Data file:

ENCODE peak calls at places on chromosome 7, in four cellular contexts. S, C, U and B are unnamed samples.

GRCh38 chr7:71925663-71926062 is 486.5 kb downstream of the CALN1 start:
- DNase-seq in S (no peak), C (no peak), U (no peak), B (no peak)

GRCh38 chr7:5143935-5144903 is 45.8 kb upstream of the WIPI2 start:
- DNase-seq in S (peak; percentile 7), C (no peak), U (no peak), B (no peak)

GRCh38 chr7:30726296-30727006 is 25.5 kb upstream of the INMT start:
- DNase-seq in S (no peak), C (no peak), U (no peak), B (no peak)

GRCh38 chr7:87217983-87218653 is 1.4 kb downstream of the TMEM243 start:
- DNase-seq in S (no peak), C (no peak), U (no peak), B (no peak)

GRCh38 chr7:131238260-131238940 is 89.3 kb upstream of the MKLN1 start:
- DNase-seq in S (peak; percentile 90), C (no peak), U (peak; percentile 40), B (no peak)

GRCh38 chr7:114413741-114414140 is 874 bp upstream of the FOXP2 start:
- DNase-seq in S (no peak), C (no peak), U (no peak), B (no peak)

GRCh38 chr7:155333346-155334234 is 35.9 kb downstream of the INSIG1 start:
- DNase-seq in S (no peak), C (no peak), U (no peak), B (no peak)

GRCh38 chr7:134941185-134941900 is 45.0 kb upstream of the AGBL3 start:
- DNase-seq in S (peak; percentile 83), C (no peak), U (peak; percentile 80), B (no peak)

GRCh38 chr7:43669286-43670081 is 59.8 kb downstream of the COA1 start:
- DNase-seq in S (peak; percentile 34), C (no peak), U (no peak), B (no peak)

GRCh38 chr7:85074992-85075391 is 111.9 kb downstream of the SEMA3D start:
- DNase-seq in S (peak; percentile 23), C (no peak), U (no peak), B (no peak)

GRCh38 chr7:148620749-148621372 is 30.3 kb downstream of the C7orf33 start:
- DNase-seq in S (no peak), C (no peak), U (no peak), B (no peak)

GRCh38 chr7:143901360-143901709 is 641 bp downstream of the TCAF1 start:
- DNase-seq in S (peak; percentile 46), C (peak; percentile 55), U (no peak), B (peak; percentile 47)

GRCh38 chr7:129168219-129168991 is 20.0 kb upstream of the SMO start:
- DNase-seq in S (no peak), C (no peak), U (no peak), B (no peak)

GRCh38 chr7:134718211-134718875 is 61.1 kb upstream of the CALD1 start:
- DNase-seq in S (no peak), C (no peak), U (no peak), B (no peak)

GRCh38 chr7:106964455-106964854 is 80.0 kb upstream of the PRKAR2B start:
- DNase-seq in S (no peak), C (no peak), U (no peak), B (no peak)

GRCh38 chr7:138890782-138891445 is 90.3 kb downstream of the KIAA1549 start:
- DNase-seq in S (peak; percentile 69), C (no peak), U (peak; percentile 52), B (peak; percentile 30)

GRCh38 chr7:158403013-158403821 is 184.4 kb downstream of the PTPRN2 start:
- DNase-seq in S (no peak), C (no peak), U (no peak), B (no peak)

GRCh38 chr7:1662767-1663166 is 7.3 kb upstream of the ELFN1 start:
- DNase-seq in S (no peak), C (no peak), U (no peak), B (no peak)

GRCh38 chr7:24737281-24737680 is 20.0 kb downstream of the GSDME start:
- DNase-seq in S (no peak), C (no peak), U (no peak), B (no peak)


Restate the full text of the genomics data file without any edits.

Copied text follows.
ENCODE peak calls at places on chromosome 7, in four cellular contexts. S, C, U and B are unnamed samples.

GRCh38 chr7:71925663-71926062 is 486.5 kb downstream of the CALN1 start:
- DNase-seq in S (no peak), C (no peak), U (no peak), B (no peak)

GRCh38 chr7:5143935-5144903 is 45.8 kb upstream of the WIPI2 start:
- DNase-seq in S (peak; percentile 7), C (no peak), U (no peak), B (no peak)

GRCh38 chr7:30726296-30727006 is 25.5 kb upstream of the INMT start:
- DNase-seq in S (no peak), C (no peak), U (no peak), B (no peak)

GRCh38 chr7:87217983-87218653 is 1.4 kb downstream of the TMEM243 start:
- DNase-seq in S (no peak), C (no peak), U (no peak), B (no peak)

GRCh38 chr7:131238260-131238940 is 89.3 kb upstream of the MKLN1 start:
- DNase-seq in S (peak; percentile 90), C (no peak), U (peak; percentile 40), B (no peak)

GRCh38 chr7:114413741-114414140 is 874 bp upstream of the FOXP2 start:
- DNase-seq in S (no peak), C (no peak), U (no peak), B (no peak)

GRCh38 chr7:155333346-155334234 is 35.9 kb downstream of the INSIG1 start:
- DNase-seq in S (no peak), C (no peak), U (no peak), B (no peak)

GRCh38 chr7:134941185-134941900 is 45.0 kb upstream of the AGBL3 start:
- DNase-seq in S (peak; percentile 83), C (no peak), U (peak; percentile 80), B (no peak)

GRCh38 chr7:43669286-43670081 is 59.8 kb downstream of the COA1 start:
- DNase-seq in S (peak; percentile 34), C (no peak), U (no peak), B (no peak)

GRCh38 chr7:85074992-85075391 is 111.9 kb downstream of the SEMA3D start:
- DNase-seq in S (peak; percentile 23), C (no peak), U (no peak), B (no peak)

GRCh38 chr7:148620749-148621372 is 30.3 kb downstream of the C7orf33 start:
- DNase-seq in S (no peak), C (no peak), U (no peak), B (no peak)

GRCh38 chr7:143901360-143901709 is 641 bp downstream of the TCAF1 start:
- DNase-seq in S (peak; percentile 46), C (peak; percentile 55), U (no peak), B (peak; percentile 47)

GRCh38 chr7:129168219-129168991 is 20.0 kb upstream of the SMO start:
- DNase-seq in S (no peak), C (no peak), U (no peak), B (no peak)

GRCh38 chr7:134718211-134718875 is 61.1 kb upstream of the CALD1 start:
- DNase-seq in S (no peak), C (no peak), U (no peak), B (no peak)

GRCh38 chr7:106964455-106964854 is 80.0 kb upstream of the PRKAR2B start:
- DNase-seq in S (no peak), C (no peak), U (no peak), B (no peak)

GRCh38 chr7:138890782-138891445 is 90.3 kb downstream of the KIAA1549 start:
- DNase-seq in S (peak; percentile 69), C (no peak), U (peak; percentile 52), B (peak; percentile 30)

GRCh38 chr7:158403013-158403821 is 184.4 kb downstream of the PTPRN2 start:
- DNase-seq in S (no peak), C (no peak), U (no peak), B (no peak)

GRCh38 chr7:1662767-1663166 is 7.3 kb upstream of the ELFN1 start:
- DNase-seq in S (no peak), C (no peak), U (no peak), B (no peak)

GRCh38 chr7:24737281-24737680 is 20.0 kb downstream of the GSDME start:
- DNase-seq in S (no peak), C (no peak), U (no peak), B (no peak)